fMRI

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Chapter 1 endnote 37 & 39, from How Emotions are Made: The Secret Life of the Brain by Lisa Feldman Barrett.
Some context is:

[note 37] ...a phrase like "increased brain activity" is a simplification. Scientifically speaking, brain imaging (specifically functional magnetic resonance imaging, or fMRI) measures changes in magnetic fields, which come from changes in blood flow, which are themselves linked to changes in neural activity. [I] speak of increases and decreases in “activity” as a convenient shorthand.


[note 39] fMRI [can] peer harmlessly into the heads of living people who are experiencing emotion or perceiving emotion in others, recording the changes in magnetic signals related to firing neurons.

Functional magnetic resonance imaging (fMRI) takes place in a special room with a very large, very powerful magnet (whose strength is measured in units called the "tesla" after Nikola Tesla). To begin a brain scanning session with fMRI, you are stripped of all metal objects, laid on your back with a magnetic coil around your head, and slid into the middle of the magnet (called the "bore" of the magnet). Some people find it a bit claustrophobic, but most people manage just fine.

Regular MRI works like a camera to take a snapshot of your brain’s anatomy, but fMRI is more like a video, detecting and measuring changes in neural activity as you think, feel, or perceive. More accurately, fMRI measures small magnetic fluctuations that are related to blood flow changes that occur with neural activity. The magnetic signals come from the concentration of hemoglobin in red blood cells that are not carrying oxygen molecules (i.e., deoxyhemoglobin). Deoxyhemglobin in your brain’s veins acts like a little magnet that can disrupt the big magnetic field of the scanning magnet (because iron in the hemoglobin molecules is exposed); the amount of oxygenated blood in your brain’s arteries dilutes the magnetic effect and it is this relative amount of deoxyhemoglobin that allows the magnet to record relative blood flow and track neural firing.[1] It’s simpler just to say “neural activity.”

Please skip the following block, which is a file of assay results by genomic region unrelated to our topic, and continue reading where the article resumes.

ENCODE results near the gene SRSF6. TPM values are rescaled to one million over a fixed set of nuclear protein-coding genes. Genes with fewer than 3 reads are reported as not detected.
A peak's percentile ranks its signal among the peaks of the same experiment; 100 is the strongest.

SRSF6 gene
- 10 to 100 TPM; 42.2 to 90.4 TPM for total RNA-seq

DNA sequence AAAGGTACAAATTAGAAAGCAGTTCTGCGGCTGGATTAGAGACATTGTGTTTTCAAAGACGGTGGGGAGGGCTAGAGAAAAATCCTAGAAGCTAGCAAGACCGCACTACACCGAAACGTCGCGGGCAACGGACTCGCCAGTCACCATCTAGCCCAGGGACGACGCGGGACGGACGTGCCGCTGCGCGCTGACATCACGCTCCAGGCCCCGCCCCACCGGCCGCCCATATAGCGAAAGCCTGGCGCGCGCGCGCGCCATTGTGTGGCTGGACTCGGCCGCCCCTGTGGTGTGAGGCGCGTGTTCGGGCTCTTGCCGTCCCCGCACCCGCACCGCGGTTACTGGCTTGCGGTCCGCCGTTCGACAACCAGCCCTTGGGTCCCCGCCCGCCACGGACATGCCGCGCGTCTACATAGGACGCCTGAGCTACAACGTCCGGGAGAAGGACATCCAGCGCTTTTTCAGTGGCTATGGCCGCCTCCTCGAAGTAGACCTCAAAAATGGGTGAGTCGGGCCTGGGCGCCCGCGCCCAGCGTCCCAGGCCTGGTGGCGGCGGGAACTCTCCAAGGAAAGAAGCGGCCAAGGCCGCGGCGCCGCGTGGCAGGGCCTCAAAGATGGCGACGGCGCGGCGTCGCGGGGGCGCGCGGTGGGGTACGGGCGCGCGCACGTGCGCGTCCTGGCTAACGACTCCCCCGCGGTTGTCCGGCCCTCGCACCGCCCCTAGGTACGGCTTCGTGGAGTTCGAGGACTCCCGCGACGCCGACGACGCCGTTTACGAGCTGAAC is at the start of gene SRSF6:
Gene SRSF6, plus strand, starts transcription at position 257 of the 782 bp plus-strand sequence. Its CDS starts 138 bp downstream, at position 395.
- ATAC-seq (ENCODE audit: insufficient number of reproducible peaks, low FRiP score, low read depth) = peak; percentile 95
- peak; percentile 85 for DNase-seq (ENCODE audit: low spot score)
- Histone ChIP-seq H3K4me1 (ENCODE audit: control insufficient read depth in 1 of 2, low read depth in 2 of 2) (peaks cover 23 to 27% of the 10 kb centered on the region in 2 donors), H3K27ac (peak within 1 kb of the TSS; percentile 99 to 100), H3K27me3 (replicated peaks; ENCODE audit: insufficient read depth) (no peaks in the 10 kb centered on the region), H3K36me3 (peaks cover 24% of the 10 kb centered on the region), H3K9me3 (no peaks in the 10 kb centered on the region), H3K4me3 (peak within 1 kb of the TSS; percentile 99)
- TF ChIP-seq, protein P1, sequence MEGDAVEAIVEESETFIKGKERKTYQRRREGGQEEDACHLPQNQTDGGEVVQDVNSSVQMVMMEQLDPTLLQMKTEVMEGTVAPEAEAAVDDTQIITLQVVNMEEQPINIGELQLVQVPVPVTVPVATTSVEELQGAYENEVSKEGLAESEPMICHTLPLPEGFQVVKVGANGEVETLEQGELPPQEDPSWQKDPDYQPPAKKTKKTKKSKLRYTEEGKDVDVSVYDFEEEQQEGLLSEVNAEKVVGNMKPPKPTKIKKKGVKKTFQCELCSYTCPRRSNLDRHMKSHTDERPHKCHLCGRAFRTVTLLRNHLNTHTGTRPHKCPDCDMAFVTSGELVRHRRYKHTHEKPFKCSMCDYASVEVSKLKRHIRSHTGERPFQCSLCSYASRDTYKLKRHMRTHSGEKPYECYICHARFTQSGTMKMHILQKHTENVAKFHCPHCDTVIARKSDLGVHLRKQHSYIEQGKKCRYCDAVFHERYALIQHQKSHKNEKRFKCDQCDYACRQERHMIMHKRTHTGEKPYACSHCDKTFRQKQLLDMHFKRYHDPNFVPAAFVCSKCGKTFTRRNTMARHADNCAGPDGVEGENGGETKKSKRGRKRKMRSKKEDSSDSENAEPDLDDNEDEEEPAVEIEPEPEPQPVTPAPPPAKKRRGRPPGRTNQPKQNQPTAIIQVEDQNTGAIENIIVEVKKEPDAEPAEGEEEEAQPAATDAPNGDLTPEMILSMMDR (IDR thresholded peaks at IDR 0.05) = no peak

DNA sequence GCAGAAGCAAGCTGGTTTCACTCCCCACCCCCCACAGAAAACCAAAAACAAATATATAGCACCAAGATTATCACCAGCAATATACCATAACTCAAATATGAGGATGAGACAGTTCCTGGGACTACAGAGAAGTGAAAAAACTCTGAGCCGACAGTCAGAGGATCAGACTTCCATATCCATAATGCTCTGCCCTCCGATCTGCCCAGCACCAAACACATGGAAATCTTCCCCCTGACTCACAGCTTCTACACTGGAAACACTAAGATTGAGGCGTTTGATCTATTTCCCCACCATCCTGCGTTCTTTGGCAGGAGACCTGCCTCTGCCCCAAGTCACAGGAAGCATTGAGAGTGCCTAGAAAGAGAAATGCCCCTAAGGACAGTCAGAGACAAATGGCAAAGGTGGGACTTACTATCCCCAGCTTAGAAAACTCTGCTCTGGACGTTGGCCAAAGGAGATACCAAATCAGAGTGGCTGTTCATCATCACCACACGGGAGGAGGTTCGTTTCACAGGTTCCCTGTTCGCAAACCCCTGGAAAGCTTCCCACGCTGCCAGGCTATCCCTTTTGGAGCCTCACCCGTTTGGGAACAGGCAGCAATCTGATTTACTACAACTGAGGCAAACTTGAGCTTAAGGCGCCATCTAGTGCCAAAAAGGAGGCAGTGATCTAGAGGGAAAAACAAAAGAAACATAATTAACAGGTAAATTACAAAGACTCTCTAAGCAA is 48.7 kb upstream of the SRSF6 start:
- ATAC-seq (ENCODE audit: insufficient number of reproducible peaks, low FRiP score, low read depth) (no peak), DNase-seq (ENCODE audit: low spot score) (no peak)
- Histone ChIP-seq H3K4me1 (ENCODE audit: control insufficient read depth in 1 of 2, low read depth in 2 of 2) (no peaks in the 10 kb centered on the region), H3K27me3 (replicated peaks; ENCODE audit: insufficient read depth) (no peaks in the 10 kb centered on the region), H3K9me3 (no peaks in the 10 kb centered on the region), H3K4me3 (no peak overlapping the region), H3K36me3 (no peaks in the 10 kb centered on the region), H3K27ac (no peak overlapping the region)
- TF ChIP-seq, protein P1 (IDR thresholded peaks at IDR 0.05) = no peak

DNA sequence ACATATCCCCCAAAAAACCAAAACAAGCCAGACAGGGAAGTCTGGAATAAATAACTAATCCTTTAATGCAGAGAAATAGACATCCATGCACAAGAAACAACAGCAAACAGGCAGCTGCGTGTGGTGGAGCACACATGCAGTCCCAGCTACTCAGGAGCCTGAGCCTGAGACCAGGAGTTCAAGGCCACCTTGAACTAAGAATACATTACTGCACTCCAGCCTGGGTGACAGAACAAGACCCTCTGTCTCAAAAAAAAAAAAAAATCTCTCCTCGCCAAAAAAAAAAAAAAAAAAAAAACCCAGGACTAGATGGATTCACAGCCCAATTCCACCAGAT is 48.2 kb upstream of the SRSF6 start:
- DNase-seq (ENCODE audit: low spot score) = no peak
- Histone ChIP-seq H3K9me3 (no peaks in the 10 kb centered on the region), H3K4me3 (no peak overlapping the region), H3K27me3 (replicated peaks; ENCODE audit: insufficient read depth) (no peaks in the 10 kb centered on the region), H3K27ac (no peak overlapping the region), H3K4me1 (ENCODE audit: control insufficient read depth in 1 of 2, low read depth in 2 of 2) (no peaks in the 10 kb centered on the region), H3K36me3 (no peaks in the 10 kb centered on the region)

So, fMRI measures the magnetic fields associated with blood flow changes in the brain. Neurons fire, oxygen is used, blood flows to bring more oxygen, and magnetic fields subtly shift and are magnified and measured as people experience emotions or perceive others’ emotions. Then we take those fluctuations, process the hell out of it to determine the signal that is embedded in a whole lot of noise, and generate pretty pictures of brains with colored blobs on them.

It’s important to realize that the maps of colored blobs you look at are not maps of neural activity. They are not even maps of magnetic signal. They are maps of statistics that indicate the locations of significant change in magnetic signal relative to some baseline or control condition. Scientists choose the colors and decide how stringent or lenient they want to be when deciding “statistical significance,” usually according to standard scientific rules of thumb or practices. Thus, brains with colored blobs on them are curated representations of brain activity with a heavy dose of interpretation at many stages along the way.


Notes on the Notes

  1. Raichle, Marcus E. 2009. "A brief history of human brain mapping." Trends in Neurosciences, 32 (2): 118-126.